9. Just over a week ago I was in Victoria St London where there is a Sainsburys with a cash machine. Guess what it had a card skimmer on it. The store manager was informed but was not interested eventually I called the police.

    In the meen time as it had a small TV cammera (probably TXing on 2.4GHz) Two extreamly large thugs pushed their way into the machine leavered the card skimmer and cammer off and ran away up the road.

    Two thoughts spring to mind,

    1, Either Chip-n-Pin is as a lot of people suspect insecure.
    2, Tourists are getting targeted as they still use mag stripe.

    More interesting was the reponse of the Police when they finally arived, apart from being polite they where not realy interested, even though I and a friend had prevented other people touching the unit to protect any evidence. It was also clear that we where being watched from a shop across the road, which is the direction the two thugs arived from (gift shop left hand side of the entrance of Victoria Underground Station) and this was not just curious watching.

    When the Police spoke to the manager it became clear that the store CCTV cammer over looking the machine was not working unlike all the other cammers in the store (which is odd).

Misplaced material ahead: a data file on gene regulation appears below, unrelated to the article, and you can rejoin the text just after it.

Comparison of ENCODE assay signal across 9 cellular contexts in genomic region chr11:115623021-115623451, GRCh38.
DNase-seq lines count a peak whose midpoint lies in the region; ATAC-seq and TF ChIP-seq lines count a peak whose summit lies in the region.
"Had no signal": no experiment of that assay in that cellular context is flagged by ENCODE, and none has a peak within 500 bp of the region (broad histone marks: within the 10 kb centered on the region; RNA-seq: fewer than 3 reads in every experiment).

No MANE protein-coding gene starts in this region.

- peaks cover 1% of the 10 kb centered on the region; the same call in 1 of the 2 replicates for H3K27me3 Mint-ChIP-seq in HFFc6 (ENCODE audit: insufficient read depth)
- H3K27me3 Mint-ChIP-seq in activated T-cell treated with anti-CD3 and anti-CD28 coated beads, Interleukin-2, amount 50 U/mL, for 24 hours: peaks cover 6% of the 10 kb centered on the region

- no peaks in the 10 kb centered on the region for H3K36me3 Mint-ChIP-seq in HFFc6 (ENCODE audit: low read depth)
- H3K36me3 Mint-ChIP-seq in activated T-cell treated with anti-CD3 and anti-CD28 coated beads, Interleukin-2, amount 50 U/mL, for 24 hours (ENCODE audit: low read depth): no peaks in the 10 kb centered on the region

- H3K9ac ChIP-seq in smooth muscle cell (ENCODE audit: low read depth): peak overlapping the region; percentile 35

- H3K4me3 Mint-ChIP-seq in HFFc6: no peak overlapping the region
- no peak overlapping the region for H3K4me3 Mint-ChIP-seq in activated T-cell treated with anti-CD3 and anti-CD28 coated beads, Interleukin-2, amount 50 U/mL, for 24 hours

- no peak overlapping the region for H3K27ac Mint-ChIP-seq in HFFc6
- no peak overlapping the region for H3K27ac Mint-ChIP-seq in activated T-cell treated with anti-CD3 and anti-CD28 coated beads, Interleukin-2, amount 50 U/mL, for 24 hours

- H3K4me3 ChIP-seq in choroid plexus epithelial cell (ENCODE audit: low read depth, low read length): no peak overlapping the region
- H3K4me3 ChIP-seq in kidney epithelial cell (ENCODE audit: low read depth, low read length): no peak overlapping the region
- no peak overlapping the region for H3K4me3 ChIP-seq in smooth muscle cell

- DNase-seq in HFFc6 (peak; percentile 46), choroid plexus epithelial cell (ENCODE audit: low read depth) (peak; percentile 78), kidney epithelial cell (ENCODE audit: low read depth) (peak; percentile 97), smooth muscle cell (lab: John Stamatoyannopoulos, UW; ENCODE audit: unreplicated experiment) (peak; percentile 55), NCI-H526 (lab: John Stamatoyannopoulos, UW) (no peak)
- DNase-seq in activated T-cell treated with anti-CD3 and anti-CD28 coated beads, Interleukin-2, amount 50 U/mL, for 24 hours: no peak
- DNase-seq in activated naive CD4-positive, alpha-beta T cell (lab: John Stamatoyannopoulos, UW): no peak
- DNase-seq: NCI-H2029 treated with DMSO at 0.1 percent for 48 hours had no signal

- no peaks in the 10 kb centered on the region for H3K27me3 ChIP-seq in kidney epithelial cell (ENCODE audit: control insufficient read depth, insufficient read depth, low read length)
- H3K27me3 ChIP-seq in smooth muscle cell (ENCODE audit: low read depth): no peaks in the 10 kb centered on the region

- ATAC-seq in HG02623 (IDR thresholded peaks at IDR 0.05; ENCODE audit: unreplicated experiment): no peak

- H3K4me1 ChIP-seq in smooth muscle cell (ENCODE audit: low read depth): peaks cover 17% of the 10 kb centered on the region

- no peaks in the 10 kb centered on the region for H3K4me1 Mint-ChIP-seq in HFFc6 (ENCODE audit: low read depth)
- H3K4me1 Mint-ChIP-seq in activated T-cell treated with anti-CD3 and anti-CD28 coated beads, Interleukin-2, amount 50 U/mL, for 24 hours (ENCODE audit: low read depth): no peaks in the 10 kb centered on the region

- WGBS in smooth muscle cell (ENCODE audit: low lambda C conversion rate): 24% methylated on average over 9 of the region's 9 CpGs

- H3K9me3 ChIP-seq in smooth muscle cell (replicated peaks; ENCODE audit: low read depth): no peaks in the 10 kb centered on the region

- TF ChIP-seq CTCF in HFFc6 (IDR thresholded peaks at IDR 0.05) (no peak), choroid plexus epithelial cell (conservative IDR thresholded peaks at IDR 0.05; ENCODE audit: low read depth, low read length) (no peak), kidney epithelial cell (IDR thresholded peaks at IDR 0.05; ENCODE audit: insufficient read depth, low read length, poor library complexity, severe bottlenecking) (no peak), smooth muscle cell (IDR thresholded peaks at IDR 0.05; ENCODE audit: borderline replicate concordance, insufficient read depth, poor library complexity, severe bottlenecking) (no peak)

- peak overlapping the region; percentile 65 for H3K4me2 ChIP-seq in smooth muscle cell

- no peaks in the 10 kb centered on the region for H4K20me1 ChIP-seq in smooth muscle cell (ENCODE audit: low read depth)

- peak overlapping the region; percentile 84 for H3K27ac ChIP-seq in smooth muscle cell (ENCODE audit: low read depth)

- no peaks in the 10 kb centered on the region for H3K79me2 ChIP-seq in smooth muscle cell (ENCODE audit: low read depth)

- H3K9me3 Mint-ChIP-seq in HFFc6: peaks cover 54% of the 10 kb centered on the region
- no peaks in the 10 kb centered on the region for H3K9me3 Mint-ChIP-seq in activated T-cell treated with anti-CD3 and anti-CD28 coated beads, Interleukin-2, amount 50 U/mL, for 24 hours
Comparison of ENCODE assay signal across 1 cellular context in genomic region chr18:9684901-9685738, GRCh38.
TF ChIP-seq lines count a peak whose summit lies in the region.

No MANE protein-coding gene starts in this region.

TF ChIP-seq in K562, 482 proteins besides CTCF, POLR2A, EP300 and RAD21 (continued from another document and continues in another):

Finnaly around two hours later I passed the machine again and guess what the skimmer was back in place and the sme people where watching over it….

    MY conclusion is that the Police are realy uninterested in card skimming as a crime, even though the amount that could be stolen in a two hour skimm period would easily exceed that of a conventional smash and grab raid on a jewlers (which the Police would most definatly be interested in).

    Also there is no joined up thinking, in that if Chip-N-Pin is invulnerable to this type of attack then it was definatly targeting tourists. How long before London gets the reputation of “Rip-Off-London” and tourists start once more to avoid the place (and the UK in geneneral). In either case the loss to the London echonomy is way greater than a mere smash and grab raid. So as a crime it should receive specialised targeting by the Met Police.

  10. Clive,

    Why do you assume that chip and pin cards are not vulnrable? They have a magnetic strip containing all the data that the skimmer needs to make a working copy. Thy just need to use it in non-chip and pin atms..of which there are hundreds of thousands worldwide and a good many in the UK too.